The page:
By Brandon Moseley
Alabama Political Reporter
Today, October 24, 2016, is the last day to mail in your voter registration and be able to participate in the November 8 General Election. You must have the form filled out and the registration postmarked with today’s date to meet the deadline.
Sunday, October 23 at 5:00 pm was the last day to hand deliver a voter registration form.
Only American citizens are allowed to participate in American elections; but the proof of citizenship requirement to register to vote has been blocked by the federal courts.
Thursday, November 3 at 5:00 pm is the last day for voter to make an “application for an absentee ballot” for this election.
Monday, November 7 at 5:00 pm is the last day to hand deliver or postmark an absentee ballot.
Polls will open at 7:00 am on Tuesday, November 8, 2016 and close at 7:00 pm on that same day. You must vote at the polling location that you have been assigned. If you do not know where you are supposed to vote contact your local Board of Registrars office. There is no early voting in Alabama. Alabama’s highest voter turnout is on presidential elections so expect long lines.
Voters in Alabama must present a valid photo ID in order to vote. If you do not have a valid photo ID, your local Board of Registrars can provide you with a free voter ID. Contact the Alabama Secretary of State’s office for assistance or for more information. The most common form of photo ID is a driver’s license. Make sure that your driver’s license is not expired. Forms of photo ID accepted at the polls include valid: driver’s license; Alabama photo voter ID card; state issued ID (any state); federal issued ID; US passport; employee ID from Federal Government, State of Alabama, County, Municipality, Board, or other entity of this state; student or employee ID from a public or private college or university in the State of Alabama (including postgraduate technical or professional schools); Military ID; or Tribal ID.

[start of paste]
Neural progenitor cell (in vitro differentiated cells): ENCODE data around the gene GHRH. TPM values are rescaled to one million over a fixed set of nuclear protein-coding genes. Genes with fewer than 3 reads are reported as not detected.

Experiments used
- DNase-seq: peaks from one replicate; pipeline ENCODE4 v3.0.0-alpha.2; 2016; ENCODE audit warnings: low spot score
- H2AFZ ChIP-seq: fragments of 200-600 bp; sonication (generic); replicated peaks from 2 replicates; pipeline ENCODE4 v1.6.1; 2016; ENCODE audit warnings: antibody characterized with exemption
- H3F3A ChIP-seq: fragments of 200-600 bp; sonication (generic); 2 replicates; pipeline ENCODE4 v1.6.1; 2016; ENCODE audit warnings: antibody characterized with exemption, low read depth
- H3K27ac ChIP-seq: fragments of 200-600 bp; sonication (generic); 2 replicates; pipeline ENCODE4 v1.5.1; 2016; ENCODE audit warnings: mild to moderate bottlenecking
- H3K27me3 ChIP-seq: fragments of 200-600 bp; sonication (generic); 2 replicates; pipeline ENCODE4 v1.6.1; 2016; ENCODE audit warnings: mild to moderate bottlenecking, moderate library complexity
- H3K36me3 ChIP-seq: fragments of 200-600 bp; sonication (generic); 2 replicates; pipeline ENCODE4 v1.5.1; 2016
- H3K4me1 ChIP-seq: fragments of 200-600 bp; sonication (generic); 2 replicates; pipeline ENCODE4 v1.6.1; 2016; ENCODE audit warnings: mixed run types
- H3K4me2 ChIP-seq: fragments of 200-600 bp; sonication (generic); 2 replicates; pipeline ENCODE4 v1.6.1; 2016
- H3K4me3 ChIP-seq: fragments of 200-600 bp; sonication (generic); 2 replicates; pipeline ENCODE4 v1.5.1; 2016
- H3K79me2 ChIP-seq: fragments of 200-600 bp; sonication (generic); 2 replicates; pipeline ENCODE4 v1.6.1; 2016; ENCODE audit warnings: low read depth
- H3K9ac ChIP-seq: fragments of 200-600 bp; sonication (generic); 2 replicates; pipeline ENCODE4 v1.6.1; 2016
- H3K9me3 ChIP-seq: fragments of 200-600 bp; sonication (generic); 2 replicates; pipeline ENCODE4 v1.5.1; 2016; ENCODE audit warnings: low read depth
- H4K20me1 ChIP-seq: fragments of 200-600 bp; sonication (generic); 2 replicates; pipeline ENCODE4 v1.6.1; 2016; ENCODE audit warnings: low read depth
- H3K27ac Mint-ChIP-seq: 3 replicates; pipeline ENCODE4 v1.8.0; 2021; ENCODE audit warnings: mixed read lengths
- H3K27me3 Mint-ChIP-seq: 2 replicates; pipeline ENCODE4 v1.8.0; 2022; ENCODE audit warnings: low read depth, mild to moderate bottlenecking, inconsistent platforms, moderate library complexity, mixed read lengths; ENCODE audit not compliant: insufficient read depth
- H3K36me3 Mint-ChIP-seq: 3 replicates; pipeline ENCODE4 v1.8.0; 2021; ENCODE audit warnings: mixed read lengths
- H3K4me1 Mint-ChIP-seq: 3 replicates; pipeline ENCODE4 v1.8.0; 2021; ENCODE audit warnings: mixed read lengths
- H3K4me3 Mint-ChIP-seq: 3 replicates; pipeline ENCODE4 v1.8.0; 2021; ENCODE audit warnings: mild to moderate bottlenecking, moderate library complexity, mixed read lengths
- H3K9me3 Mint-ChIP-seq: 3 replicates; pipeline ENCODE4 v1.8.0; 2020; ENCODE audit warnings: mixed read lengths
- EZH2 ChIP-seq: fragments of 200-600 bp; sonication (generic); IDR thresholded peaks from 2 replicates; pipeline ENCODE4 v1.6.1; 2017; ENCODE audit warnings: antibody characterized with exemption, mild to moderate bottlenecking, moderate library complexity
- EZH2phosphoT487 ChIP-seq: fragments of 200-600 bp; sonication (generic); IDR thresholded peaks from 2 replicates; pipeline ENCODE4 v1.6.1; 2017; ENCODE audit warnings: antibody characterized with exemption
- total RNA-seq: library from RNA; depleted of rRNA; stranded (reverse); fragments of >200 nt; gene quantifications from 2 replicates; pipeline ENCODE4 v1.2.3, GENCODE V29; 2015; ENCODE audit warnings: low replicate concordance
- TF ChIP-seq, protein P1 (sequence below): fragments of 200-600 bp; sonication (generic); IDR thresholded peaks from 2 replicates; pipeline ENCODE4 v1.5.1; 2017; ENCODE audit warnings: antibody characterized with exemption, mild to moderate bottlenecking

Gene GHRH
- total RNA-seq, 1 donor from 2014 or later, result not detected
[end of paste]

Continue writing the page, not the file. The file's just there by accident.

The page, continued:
A number of groups have challenged Alabama’s photo ID law as being discrimatory.
In addition to the Presidential race, voters in Alabama also pick their next US Senator, their Congress members, and a number of other state and local officials. There are also fourteen statewide constitutional amendments on this year’s ballot.